Amazon Rainforest Fires: What Is Being Done?
Brazilian warplanes have been deployed and 44,000 troops made available as a record number of wildfires rip through the Amazon rainforest.
More than 80,000 fires have broken out in Brazil this year -- a record 83 percent increase on last year.
Nearly half of those are burning in the Amazon, the wildfires so large and intense that thick plumes of smoke can be seen from space.
What Is Being Done?
Brazil President Jair Bolsonaro has admitted that the country does not have the resources to fight the blazes but was quick to warn other countries not to interfere.
After days of world leaders and the public criticising his government for not doing enough, the President stepped up and authorised military operations in seven states.
Six aircraft, including two Hercules C-130s big enough to carry 12,000 litres of water each, have been sent to Rondonia to fight the fires, while 43,000 troops are based in the Amazon and are available to help when required.
It is not known how the armed forces have and will be deployed or how effective they have been.
Bolsonaro has also vowed to "combat illegal deforestation and all other criminals activities that put [the] Amazon at risk".
His actions came as leaders of G7 countries, which includes the United States, Japan, Germany, France, Italy, Britain and Canada, discussed a possible deal on "technical and financial help" at the weekend.
French President Emmanuel Macron led the push.
“There’s a real convergence to say: ‘let’s all agree to help those countries hit by these fires’,” he said overnight, adding that world powers needed to be ready to help with deforestation.
Celebrities are also coming to the rainforest's aid, with environmental foundation Earth Alliance, backed by Hollywood actor Leonardo DiCaprio pledging AU$7.4 million dollars in aid.
The money will be distributed directly to local partners and indigenous communities.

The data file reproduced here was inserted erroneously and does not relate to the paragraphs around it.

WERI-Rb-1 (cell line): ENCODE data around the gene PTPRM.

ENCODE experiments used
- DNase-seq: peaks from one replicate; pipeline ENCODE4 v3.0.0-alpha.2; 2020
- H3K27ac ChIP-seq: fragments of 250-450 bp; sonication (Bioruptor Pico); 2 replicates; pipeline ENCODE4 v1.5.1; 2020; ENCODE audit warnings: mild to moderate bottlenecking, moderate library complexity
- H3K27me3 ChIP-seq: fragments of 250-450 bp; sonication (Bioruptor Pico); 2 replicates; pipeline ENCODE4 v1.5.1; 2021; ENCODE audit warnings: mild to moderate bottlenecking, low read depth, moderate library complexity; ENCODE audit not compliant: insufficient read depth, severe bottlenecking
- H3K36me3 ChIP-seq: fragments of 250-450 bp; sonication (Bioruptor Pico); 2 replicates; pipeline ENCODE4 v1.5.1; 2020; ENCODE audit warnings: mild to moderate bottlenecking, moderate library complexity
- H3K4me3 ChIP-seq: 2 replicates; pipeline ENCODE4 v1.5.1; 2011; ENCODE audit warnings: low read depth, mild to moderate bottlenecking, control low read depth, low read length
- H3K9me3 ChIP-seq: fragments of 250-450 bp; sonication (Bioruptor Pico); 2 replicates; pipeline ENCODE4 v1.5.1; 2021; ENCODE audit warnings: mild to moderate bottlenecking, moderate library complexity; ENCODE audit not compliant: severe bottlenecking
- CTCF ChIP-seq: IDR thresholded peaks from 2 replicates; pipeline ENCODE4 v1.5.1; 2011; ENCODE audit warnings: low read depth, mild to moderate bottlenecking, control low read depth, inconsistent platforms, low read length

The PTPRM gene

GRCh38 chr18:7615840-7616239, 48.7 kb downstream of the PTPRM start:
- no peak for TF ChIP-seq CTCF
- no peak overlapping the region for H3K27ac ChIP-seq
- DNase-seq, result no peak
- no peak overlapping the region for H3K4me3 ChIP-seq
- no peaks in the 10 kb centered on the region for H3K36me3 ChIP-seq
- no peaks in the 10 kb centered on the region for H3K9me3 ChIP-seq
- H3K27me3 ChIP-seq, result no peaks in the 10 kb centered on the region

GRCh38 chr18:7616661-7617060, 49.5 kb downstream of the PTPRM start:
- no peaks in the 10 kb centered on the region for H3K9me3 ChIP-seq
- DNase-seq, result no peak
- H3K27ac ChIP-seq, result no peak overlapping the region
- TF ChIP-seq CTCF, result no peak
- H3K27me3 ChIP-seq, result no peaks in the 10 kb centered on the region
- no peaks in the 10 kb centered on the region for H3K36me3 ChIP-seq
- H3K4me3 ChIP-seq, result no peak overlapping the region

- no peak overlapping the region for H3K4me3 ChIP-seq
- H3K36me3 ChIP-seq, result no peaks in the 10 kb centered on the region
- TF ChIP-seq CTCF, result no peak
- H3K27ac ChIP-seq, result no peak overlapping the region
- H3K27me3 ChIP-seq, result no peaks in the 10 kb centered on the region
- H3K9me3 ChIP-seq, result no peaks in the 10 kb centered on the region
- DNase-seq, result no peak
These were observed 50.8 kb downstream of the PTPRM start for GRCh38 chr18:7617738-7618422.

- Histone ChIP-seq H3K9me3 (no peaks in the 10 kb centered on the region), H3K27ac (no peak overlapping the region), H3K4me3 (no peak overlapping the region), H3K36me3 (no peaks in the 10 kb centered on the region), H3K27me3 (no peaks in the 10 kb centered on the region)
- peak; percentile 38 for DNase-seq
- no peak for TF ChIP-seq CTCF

"The destruction of the Amazon rainforest is rapidly releasing carbon dioxide into the atmosphere, destroying an ecosystem that absorbs millions of tons of carbon emissions every year and is one of the planet’s best defences against the climate crisis," the foundation's website reads.
"In addition, indigenous peoples’ land covers about 110 million hectares of the Brazilian Amazon, making the region critical not just for biodiversity conservation and climate change mitigation, but also for the cultural survival, self-determination, and wellbeing of the Amazon's indigenous peoples."
Madonna Jennifer Lopez and Kris Jenner are among the celebrities calling for more action. Some called for Bolsonaro to make changes, others highlighted the global effect the fires would have.
"This is a devastation to Brazil -- to the indigenous people who live there and the-plant and animal species that make this the most important bio-diverse Forest!!!" Madonna wrote on Instagram.
"President Bolsonaro please change your policies and help not only your country but the entire planet. No economic development is more important than protecting this land."
Why Are The Fires A Big Deal?
The Amazon -- of which 60 percent is in Brazil -- is often referred to as "lungs of the planet," as it absorbs a huge amount of the world's carbon dioxide and produces 20 percent of oxygen in the atmosphere.
The rainforest is home to more than 20 million people, including 350 indigenous groups, as well as millions of species.
According to Brazil's National Institute For Space Institute (INPE), more than one and a half soccer fields worth of rainforest is being destroyed every minute, which is not only affecting the rainforest ecosystem but the entire world.
If there is too much destruction, the rainforest could be transformed into a savannah-like habitat which, in the process, would release billions of tonnes of carbon dioxide.
Scientists say that preserving and reforesting the Amazon is vital to fight global warming.
What Caused The Fires?
Alberto Setzer, a senior scientist at INPE told CNN that 99 percent of the destruction is a result of human actions "either on purpose or by accident."
Farmers, cattle ranchers and loggers often use fire to clear land and make it ready for use. July, August and September is the prime time to burn because the vegetation is dry, but the fires can easily spread out of control.
Deforestation has spiked by 67 percent year-on-year in the first seven months of 2019 and more than tripled in July alone, according to Reuters.
Bolsonaro himself admitted last week that farmers could be illegally setting the rainforest ablaze, while authorities are investigating whether there has been reduced monitoring and enforcement of environmental protections.
Some people are pointing the finger directly at Bolsonaro and his environmental policies.
"This devastation is directly related to President Bolsonaro's anti-environmental rhetoric, which erroneously frames forest protections and human rights as impediments to Brazil's economic growth," Amazon Watch's Program Director, Christian Poirier said in a statement.